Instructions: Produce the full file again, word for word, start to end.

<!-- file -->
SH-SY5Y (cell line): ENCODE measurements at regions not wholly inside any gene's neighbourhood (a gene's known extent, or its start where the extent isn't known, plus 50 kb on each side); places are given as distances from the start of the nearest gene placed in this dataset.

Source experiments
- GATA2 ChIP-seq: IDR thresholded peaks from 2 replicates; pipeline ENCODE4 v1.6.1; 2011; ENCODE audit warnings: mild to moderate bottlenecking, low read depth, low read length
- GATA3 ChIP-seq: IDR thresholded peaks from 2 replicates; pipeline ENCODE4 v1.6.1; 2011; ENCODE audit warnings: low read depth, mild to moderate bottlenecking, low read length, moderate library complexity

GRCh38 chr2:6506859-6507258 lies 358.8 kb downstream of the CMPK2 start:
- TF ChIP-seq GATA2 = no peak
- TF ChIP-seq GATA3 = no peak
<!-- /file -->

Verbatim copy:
SH-SY5Y (cell line): ENCODE measurements at regions not wholly inside any gene's neighbourhood (a gene's known extent, or its start where the extent isn't known, plus 50 kb on each side); places are given as distances from the start of the nearest gene placed in this dataset.

Source experiments
- GATA2 ChIP-seq: IDR thresholded peaks from 2 replicates; pipeline ENCODE4 v1.6.1; 2011; ENCODE audit warnings: mild to moderate bottlenecking, low read depth, low read length
- GATA3 ChIP-seq: IDR thresholded peaks from 2 replicates; pipeline ENCODE4 v1.6.1; 2011; ENCODE audit warnings: low read depth, mild to moderate bottlenecking, low read length, moderate library complexity

GRCh38 chr2:6506859-6507258 lies 358.8 kb downstream of the CMPK2 start:
- TF ChIP-seq GATA2 = no peak
- TF ChIP-seq GATA3 = no peak